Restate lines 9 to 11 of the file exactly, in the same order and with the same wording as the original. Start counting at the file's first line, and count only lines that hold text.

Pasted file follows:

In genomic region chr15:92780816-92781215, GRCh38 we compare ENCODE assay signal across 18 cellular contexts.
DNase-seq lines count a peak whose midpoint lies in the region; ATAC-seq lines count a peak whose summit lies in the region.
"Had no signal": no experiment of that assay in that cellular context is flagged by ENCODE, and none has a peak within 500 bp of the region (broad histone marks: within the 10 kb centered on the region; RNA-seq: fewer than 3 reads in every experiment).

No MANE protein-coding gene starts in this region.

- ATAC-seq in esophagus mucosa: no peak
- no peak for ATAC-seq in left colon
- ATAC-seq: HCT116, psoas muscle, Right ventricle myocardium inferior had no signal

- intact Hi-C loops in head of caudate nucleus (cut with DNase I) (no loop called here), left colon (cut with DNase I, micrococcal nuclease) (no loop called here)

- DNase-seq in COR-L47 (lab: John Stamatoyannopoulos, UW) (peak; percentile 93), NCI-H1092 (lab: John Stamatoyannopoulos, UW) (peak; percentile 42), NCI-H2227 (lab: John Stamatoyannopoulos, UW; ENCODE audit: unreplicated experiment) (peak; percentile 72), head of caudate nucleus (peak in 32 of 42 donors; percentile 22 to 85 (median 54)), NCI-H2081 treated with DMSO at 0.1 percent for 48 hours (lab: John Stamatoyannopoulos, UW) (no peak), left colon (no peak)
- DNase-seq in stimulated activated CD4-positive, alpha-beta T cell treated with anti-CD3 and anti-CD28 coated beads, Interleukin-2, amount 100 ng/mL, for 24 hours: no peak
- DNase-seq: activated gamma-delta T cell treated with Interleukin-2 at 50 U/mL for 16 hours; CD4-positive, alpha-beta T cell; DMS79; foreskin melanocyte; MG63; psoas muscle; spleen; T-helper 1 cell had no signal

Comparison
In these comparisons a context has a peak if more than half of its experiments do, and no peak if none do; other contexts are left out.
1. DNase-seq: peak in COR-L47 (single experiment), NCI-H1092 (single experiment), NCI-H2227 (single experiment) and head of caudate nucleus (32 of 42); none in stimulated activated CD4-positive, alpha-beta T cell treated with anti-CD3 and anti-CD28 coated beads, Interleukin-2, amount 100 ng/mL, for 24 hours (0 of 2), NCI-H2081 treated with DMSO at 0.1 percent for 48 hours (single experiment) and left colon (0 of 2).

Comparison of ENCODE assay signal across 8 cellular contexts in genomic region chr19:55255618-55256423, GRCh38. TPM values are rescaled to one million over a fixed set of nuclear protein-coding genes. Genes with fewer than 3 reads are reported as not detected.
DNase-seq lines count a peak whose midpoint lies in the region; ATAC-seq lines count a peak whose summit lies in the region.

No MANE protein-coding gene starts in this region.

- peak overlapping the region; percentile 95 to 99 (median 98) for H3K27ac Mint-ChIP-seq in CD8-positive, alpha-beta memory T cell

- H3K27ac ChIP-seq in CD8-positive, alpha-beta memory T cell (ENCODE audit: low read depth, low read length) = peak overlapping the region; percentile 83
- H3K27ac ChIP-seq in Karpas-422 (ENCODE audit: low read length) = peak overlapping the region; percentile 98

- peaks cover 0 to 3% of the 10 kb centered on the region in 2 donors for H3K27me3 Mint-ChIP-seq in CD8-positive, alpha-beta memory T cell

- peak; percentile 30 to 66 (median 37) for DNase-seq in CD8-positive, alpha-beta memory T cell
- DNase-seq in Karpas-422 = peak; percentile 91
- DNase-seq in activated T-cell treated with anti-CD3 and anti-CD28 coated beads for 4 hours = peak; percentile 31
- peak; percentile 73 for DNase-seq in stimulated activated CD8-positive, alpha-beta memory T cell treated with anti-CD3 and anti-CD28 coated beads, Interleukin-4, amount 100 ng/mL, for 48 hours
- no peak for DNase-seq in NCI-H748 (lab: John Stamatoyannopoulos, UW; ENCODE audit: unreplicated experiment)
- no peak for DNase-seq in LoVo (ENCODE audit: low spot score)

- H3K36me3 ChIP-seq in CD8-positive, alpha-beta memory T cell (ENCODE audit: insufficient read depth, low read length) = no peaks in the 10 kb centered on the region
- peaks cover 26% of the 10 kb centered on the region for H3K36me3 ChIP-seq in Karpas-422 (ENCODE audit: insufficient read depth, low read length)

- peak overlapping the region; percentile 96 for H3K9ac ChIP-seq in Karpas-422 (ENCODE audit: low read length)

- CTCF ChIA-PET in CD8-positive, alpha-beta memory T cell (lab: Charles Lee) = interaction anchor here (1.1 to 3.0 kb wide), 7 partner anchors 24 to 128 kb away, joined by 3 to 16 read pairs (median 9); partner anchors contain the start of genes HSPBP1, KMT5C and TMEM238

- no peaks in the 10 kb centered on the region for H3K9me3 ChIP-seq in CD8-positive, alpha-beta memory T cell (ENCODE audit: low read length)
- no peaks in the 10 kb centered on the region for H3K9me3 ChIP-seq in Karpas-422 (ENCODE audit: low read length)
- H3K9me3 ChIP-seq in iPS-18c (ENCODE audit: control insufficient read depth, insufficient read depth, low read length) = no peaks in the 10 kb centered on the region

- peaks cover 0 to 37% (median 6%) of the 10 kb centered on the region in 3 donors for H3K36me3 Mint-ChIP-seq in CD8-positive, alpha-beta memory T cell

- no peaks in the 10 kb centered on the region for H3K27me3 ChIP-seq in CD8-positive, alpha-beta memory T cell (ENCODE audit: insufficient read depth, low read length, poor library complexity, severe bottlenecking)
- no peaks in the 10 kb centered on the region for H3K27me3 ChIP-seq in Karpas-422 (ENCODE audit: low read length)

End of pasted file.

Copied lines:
- DNase-seq in COR-L47 (lab: John Stamatoyannopoulos, UW) (peak; percentile 93), NCI-H1092 (lab: John Stamatoyannopoulos, UW) (peak; percentile 42), NCI-H2227 (lab: John Stamatoyannopoulos, UW; ENCODE audit: unreplicated experiment) (peak; percentile 72), head of caudate nucleus (peak in 32 of 42 donors; percentile 22 to 85 (median 54)), NCI-H2081 treated with DMSO at 0.1 percent for 48 hours (lab: John Stamatoyannopoulos, UW) (no peak), left colon (no peak)
- DNase-seq in stimulated activated CD4-positive, alpha-beta T cell treated with anti-CD3 and anti-CD28 coated beads, Interleukin-2, amount 100 ng/mL, for 24 hours: no peak
- DNase-seq: activated gamma-delta T cell treated with Interleukin-2 at 50 U/mL for 16 hours; CD4-positive, alpha-beta T cell; DMS79; foreskin melanocyte; MG63; psoas muscle; spleen; T-helper 1 cell had no signal